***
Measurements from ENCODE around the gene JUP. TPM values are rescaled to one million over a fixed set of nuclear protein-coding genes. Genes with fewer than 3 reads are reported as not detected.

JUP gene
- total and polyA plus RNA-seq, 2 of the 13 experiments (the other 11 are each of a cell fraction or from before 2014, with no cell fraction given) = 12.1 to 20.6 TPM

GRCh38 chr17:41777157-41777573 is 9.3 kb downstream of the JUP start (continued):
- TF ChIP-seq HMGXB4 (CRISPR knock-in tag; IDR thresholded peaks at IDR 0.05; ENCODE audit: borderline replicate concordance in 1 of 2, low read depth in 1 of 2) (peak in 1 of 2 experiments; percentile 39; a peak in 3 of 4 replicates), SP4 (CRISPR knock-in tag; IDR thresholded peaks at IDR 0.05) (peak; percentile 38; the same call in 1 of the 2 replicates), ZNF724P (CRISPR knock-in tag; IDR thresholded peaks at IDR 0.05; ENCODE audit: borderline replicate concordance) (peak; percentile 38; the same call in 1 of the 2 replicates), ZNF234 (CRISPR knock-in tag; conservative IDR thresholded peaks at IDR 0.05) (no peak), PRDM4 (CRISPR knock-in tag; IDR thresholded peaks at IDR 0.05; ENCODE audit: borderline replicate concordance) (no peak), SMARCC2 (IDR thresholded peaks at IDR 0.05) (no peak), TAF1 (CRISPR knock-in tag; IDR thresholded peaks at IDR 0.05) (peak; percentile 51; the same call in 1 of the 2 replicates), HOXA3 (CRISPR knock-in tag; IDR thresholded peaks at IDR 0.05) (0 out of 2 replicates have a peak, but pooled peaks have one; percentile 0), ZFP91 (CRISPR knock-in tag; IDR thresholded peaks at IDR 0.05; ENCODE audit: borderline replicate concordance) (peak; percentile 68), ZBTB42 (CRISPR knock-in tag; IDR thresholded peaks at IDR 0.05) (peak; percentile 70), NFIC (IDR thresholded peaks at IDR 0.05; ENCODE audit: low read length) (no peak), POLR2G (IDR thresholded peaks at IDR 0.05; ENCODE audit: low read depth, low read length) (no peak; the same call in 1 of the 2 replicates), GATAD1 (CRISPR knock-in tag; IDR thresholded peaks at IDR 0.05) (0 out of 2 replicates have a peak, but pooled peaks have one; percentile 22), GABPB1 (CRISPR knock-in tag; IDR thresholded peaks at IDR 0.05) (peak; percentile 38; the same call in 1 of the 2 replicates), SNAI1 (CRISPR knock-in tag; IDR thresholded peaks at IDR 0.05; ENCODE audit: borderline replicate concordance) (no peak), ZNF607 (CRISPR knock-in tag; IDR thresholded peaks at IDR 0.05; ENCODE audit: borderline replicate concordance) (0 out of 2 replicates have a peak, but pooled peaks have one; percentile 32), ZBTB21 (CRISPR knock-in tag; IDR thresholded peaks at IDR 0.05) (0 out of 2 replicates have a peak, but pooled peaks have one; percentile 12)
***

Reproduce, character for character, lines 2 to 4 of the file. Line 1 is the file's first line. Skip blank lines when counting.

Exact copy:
JUP gene
- total and polyA plus RNA-seq, 2 of the 13 experiments (the other 11 are each of a cell fraction or from before 2014, with no cell fraction given) = 12.1 to 20.6 TPM

GRCh38 chr17:41777157-41777573 is 9.3 kb downstream of the JUP start (continued):